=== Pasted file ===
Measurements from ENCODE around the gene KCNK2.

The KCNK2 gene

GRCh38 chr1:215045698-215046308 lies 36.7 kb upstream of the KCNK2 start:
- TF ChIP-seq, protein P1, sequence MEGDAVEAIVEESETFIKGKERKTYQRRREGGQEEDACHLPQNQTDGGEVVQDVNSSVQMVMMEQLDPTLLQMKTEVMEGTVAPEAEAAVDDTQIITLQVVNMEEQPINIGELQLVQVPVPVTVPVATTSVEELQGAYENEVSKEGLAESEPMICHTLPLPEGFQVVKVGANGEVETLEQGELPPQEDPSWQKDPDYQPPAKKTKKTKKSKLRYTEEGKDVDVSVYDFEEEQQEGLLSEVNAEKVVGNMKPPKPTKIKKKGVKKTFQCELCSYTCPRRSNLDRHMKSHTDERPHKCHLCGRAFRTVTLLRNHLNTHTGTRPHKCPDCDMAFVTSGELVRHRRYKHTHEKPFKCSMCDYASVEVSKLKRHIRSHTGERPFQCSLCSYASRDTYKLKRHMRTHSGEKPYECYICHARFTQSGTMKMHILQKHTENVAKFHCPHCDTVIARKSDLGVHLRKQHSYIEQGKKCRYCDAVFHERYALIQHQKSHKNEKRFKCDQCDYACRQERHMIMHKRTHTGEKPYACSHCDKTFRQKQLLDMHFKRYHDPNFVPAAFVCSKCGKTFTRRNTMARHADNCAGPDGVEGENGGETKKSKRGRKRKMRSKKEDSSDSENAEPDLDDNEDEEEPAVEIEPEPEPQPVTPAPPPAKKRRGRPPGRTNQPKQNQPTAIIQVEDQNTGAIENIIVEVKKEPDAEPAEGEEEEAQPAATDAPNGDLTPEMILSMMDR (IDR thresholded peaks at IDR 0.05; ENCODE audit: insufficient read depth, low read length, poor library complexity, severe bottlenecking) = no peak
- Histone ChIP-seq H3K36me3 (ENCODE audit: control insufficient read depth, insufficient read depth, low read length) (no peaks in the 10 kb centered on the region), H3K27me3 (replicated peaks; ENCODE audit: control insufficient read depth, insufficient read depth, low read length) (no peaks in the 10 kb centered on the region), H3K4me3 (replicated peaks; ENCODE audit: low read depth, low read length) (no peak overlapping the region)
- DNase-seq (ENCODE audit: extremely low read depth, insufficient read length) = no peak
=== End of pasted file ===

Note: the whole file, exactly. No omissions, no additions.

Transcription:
Measurements from ENCODE around the gene KCNK2.

The KCNK2 gene

GRCh38 chr1:215045698-215046308 lies 36.7 kb upstream of the KCNK2 start:
- TF ChIP-seq, protein P1, sequence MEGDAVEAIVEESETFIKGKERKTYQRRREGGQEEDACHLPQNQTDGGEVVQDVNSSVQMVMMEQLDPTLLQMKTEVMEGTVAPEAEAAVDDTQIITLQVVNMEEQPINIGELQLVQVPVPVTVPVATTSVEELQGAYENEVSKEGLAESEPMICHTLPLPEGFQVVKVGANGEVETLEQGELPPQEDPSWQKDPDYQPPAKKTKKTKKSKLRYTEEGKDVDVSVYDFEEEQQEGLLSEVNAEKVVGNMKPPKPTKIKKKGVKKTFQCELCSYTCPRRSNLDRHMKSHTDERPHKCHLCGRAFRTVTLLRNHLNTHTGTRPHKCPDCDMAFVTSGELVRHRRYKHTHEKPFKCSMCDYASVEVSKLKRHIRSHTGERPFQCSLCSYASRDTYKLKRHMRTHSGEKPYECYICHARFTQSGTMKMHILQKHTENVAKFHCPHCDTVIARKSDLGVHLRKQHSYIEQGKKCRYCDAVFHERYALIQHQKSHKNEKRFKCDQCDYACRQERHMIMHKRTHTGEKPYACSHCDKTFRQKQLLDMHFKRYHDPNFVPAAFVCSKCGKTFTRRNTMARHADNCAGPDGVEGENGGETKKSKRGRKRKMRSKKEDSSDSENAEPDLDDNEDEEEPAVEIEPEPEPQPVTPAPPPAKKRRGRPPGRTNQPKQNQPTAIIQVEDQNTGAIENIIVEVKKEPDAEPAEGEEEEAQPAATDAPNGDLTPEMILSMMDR (IDR thresholded peaks at IDR 0.05; ENCODE audit: insufficient read depth, low read length, poor library complexity, severe bottlenecking) = no peak
- Histone ChIP-seq H3K36me3 (ENCODE audit: control insufficient read depth, insufficient read depth, low read length) (no peaks in the 10 kb centered on the region), H3K27me3 (replicated peaks; ENCODE audit: control insufficient read depth, insufficient read depth, low read length) (no peaks in the 10 kb centered on the region), H3K4me3 (replicated peaks; ENCODE audit: low read depth, low read length) (no peak overlapping the region)
- DNase-seq (ENCODE audit: extremely low read depth, insufficient read length) = no peak